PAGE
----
Despite many critics profusely praising Evil Dead on some well-known websites, do not believe any of it. This remake removes any aspect of its 1981 predecessor’s gleefully stupid and frightening exuberance and instead substitutes any real scares for stomach-churning over-the-top violence making this a dull blood-soaked gorefest that bears absolutely no resemblance to the famed cult franchise.
There are a few things I learned from this clichéd experience that I can pass along, though. They were:
- Heroin addicts have a great tolerance for pain.
- Whenever a Book of the Dead is discovered, it will inadvertently be used to conjure up unspeakable demons.
- Satan, no matter how infinitely powerful, can be held at bay with a McCulloch chainsaw.
- People under duress completely forget how to drive.
- Remakes, by their very nature, are far inferior to their original product.
Remakes are also generally inferior to any original product, as “The Cabin in the Woods,” which turned the teen/slasher genre on its ear in 2012, shows.
In this latest cabin in the woods tale, another group of unknown and unlikable 20-somethings face elimination from dark, terrifying and nearly supernatural forces. Here, David (Shiloh Fernandez, “Red Riding Hood) with drug addled sister, Mia (Jane Levy, “Fun Size,” a movie much more horrifying than this one), conducts an intervention in a dilapidated remote and isolated family vacation home — for reasons unknown.
Along for this bizarre event are registered nurse Olivia (Jessica Lucas, “Big Mommas: Like Father, Like Son“), hippy-dippy high school teacher Eric (Lou Taylor Pucci, “Jack and Diane“), and David’s non-descript girlfriend, Natalie (Elizabeth Blackmore, “Burning Man“). After swearing off drugs — for the umpteenth time apparently — Mia smells something rotten, and it turns out the cabin contains the carcasses of numerous dead cats, as well as the obligatory Book of the Dead. Egghead Eric duly translates the tome, bringing an evil entity to life and sealing everyone’s doom.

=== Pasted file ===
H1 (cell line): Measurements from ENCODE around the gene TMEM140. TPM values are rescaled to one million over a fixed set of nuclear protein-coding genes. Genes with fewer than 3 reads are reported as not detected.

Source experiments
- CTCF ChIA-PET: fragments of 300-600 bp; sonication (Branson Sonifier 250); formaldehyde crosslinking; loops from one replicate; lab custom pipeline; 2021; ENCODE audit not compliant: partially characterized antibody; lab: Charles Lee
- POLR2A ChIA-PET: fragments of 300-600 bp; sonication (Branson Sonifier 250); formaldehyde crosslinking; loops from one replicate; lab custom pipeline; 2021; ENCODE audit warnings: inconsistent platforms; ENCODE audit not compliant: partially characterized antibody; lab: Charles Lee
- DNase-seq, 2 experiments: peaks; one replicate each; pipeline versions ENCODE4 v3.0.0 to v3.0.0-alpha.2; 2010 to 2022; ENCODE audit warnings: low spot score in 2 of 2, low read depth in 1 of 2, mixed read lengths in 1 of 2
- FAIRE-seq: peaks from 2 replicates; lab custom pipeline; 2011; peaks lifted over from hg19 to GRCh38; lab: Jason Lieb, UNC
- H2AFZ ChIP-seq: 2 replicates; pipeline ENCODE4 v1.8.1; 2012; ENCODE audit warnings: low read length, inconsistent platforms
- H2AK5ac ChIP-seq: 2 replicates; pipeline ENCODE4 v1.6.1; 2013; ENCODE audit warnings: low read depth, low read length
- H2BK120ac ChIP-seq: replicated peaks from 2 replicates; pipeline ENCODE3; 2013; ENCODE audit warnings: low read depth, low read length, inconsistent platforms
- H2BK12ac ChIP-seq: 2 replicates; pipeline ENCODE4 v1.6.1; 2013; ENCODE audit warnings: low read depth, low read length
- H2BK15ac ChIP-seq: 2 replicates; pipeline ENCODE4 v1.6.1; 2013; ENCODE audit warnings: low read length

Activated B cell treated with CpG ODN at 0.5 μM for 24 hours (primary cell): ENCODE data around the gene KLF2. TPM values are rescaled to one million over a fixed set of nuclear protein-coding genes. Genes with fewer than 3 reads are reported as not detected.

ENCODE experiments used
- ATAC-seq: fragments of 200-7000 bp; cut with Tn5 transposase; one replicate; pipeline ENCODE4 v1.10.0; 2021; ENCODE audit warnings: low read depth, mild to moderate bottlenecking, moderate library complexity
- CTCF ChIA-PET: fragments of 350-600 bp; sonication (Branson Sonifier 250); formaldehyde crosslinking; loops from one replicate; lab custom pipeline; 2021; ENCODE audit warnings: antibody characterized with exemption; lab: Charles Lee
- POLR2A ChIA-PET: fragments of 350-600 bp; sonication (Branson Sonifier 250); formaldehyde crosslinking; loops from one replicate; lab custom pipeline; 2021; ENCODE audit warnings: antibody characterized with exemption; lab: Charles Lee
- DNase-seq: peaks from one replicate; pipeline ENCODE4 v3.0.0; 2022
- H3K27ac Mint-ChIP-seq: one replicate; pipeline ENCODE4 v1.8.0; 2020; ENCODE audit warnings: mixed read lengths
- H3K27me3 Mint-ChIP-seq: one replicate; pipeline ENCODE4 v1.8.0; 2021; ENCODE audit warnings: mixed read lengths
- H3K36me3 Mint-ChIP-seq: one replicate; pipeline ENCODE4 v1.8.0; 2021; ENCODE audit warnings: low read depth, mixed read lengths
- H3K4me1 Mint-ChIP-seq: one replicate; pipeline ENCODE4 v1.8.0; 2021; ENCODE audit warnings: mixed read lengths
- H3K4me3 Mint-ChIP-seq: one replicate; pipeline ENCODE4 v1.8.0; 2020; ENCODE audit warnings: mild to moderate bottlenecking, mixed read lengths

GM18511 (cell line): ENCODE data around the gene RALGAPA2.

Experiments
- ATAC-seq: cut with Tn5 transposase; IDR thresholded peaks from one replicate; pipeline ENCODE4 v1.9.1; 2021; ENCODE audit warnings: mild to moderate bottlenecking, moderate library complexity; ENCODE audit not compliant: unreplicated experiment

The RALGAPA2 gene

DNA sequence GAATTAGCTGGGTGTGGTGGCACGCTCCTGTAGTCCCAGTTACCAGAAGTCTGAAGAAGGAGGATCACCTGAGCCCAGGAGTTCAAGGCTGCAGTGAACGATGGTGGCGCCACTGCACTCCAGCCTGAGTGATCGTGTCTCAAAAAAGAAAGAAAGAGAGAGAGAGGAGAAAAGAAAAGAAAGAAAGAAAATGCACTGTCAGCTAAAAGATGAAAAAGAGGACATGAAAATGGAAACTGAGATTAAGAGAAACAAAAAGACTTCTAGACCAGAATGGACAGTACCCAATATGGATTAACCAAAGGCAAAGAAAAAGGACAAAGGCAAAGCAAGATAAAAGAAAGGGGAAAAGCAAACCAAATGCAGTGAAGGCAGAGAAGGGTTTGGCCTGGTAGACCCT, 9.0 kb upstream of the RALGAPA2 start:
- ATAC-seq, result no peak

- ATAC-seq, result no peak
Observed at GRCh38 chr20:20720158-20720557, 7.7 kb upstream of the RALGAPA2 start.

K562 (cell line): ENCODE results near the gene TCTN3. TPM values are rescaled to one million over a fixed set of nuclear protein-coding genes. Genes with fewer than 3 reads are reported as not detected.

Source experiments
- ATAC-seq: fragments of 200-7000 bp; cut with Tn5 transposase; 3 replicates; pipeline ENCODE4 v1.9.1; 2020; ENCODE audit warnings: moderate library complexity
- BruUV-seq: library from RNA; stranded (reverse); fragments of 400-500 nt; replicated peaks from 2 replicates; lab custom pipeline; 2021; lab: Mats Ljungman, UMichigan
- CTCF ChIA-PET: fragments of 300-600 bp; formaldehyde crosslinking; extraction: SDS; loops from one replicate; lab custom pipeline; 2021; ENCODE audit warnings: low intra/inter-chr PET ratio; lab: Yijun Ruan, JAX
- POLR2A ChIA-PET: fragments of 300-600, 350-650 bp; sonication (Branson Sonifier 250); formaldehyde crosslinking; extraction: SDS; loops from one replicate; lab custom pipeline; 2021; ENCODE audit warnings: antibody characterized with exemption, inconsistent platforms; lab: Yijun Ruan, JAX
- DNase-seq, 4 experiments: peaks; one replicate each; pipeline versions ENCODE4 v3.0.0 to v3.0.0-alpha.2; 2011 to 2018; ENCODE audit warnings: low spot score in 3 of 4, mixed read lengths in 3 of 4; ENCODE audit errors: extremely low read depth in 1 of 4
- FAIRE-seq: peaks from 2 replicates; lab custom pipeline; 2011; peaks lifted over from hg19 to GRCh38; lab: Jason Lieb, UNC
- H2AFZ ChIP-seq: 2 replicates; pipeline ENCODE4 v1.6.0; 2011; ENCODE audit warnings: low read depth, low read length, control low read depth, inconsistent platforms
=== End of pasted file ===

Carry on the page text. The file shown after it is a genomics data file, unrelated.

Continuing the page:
Soon, Mia is re-possessed by a creeping vine (through an orifice best left undescribed) and haunted by her extremely unattractive doppleganger before turning into a Linda Blair-lite.
This leads to scene after scene of amazingly gratuitous bloodfeasts, including characters slicing off various body parts, plunging syringes into eyeballs, slamming skulls with plumbing devices, the firing of nailguns into soft, inviting flesh, people being buried alive, stabbings and bone-crunching blows to the head with crowbars and other implements. And just to keep reminding us of the unnecessary gore factor, there are also more mutilations, roastings, car wrecks and crushings — all of this in lieu of any competent storytelling.
Alvarez may have an advantage in budget and technology over the original “The Evil Dead,” but it does not mean this production holds any pleasure for the viewer.
With few genuine frights to speak of (dismemberments do not count), terrible acting, poor direction, lame plot and a visceral overload not seen since France’s Reign of Terror, Evil Dead is a most disappointing and unspeakably awful time at the theater. And like last year’s “Total Recall,” Evil Dead is another vivid example of a movie which not only invites, but begs the audience to rent and watch the original production.